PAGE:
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Navigation

The Thames is navigable from the estuary as far as Lechlade in Gloucestershire. Between the sea and Teddington Lock, the river forms part of the Port of London and navigation is administered by the Port of London Authority. From Teddington Lock to the head of navigation, the navigation authority is the Environment Agency. Both the tidal river through London and the non-tidal river upstream are intensively used for leisure navigation. All craft using the river Thames must be licensed.

The river is navigable to large ocean-going ships as far upstream as the Pool of London and London Bridge. Today little commercial traffic passes above the docks at Tilbury and central London sees only the occasional visiting cruise ship or warship, moored alongside HMS Belfast. There is a regular traffic of aggregate or refuse vessels, operating from wharves in the west of London. The tidal Thames links to the canal network at the River Lea Navigation, the Regent's Canal at Limehouse Basin, and the Grand Union Canal at Brentford.

The non-tidal River Thames is divided into reaches by the 45 locks. The locks are manned for a greater part of the day, but can be operated by experienced users out of hours. This part of the Thames links to existing navigations at the River Wey Navigation, the River Kennet and the Oxford Canal.

There is no speed limit on the Tideway downstream of Wandsworth Bridge, although boats are not allowed to create undue wash. Upstream of Wandsworth Bridge a speed limit is in force for powered craft to protect the riverbank environment and to provide safe conditions for rowers and other river users. The speed limit of 8 knots (15 km/h) applies to powered craft on this tidal part and 4.3 knots (8 km/h) on the non-tidal Thames. The Environment Agency has patrol boats (named after tributaries of the Thames) and can enforce the limit strictly since river traffic usually has to pass through a lock at some stage. There are pairs of transit markers at various points along the non-tidal river that can be used to check speed - a boat travelling legally taking a minute or more to pass between the two markers.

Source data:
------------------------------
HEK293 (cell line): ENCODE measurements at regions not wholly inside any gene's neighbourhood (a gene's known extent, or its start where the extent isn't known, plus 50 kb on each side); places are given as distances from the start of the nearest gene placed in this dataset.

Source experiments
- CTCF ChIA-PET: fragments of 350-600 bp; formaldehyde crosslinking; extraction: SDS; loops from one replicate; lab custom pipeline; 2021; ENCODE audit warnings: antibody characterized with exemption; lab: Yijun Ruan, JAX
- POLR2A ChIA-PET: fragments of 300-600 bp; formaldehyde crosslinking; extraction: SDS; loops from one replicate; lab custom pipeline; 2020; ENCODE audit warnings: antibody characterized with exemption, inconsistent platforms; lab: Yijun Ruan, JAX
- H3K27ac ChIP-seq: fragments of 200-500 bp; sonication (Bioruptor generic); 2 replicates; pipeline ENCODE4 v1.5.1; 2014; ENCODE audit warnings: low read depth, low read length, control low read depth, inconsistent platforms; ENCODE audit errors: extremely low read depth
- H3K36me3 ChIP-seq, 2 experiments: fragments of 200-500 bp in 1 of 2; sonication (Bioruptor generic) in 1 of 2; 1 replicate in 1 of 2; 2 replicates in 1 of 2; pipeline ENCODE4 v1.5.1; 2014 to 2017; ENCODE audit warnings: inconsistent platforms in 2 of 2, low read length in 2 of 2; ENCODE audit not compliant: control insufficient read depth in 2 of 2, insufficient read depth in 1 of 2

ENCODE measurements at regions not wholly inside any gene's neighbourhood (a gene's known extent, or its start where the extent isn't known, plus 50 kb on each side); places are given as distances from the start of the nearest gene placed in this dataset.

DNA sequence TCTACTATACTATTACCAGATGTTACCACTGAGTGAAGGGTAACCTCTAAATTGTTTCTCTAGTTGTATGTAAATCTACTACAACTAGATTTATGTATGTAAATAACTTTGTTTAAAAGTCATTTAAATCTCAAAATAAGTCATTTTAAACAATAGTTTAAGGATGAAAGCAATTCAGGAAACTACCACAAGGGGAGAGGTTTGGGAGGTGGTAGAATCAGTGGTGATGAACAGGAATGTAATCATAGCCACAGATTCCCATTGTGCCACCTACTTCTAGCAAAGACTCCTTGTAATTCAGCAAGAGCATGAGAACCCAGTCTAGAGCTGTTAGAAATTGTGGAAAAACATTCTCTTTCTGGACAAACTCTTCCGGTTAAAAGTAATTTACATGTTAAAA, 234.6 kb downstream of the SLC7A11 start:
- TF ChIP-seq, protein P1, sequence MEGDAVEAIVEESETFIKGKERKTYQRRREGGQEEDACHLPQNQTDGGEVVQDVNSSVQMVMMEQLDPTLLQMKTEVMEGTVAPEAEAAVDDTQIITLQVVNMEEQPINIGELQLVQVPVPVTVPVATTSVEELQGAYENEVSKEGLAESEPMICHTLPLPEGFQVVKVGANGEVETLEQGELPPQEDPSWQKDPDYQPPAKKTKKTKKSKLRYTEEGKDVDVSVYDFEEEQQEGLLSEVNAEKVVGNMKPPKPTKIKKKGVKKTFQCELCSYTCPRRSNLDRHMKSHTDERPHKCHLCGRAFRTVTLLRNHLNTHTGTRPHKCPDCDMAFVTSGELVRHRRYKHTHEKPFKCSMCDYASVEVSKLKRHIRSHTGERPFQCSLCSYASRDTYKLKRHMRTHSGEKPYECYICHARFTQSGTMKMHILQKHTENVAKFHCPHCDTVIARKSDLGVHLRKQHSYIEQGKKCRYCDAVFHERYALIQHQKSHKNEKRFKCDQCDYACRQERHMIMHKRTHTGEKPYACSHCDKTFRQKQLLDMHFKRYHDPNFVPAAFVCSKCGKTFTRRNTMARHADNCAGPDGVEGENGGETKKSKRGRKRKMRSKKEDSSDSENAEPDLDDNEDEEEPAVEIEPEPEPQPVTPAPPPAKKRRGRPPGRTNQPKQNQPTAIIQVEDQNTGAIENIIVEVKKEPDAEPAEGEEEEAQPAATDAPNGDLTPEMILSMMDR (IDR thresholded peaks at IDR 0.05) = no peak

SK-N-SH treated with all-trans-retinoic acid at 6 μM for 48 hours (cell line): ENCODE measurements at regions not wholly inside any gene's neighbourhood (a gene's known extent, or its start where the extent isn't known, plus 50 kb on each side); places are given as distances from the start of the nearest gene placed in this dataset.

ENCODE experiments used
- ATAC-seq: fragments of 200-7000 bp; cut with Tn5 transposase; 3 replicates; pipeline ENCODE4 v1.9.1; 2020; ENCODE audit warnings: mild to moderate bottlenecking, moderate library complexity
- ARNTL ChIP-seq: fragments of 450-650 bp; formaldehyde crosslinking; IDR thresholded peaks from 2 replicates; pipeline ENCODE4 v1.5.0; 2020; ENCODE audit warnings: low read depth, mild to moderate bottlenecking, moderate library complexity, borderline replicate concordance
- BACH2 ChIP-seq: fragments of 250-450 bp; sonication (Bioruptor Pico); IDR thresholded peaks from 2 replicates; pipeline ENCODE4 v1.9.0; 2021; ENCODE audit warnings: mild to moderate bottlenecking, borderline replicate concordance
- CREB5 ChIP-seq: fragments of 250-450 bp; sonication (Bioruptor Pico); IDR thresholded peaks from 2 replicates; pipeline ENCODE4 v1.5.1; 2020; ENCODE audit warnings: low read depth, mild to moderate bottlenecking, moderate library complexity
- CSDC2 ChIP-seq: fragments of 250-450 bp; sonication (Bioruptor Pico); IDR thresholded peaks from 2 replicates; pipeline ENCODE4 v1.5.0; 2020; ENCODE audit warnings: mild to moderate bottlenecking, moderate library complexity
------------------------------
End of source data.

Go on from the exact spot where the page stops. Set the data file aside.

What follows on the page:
The river as a boundary

Until sufficient crossings were established, the river provided a formidable barrier, with Belgic tribes and Anglo-Saxon kingdoms being defined by which side of the river they were on. When English counties were established their boundaries were partly determined by the Thames. On the Northern bank were the traditional counties of Gloucestershire, Oxfordshire Buckinghamshire, Middlesex and Essex. On the southern bank were the counties of Wiltshire, Berkshire, Surrey, and Kent. However the 214 bridges and 17 tunnels that have been built to date have changed the dynamics and made cross-river development and shared responsibilities more practicable. The 1974 boundary changes moved some of the boundaries away from the river, so that, for example, some of Berkshire became Oxfordshire, some of Buckinghamshire became Berkshire, and some of Middlesex became Surrey. On occasion – for example in rowing – the banks are still referred to by their traditional county names.

Many of the present road bridges on the river are on the site of earlier fords, ferries and wooden structures. The earliest known major crossings of the Thames by the Romans were at London Bridge and Staines Bridge. At Folly Bridge in Oxford the remains of an original Saxon structure can be seen, and mediaeval stone structures such as Newbridge, and Abingdon Bridge are still in use. Kingston’s growth is believed to stem from its having the only crossing between London Bridge and Staines until the beginning of the 18th century. During the 18th century, many stone and brick road bridges were built from new or to replace existing bridges both in London and along the length of the river. These included Putney Bridge, Westminster Bridge, Datchet Bridge, Windsor Bridge and Sonning Bridge. Several central London road bridges were built in the 19th century, most conspicuously Tower Bridge, the only Bascule bridge on the river, designed to allow ocean going ships to pass beneath it. The most recent road bridges are the bypasses at Isis Bridge and Marlow By-pass Bridge and the Motorway bridges, most notably the two on the M25 route Queen Elizabeth II Bridge and M25 Runnymede Bridge.

 
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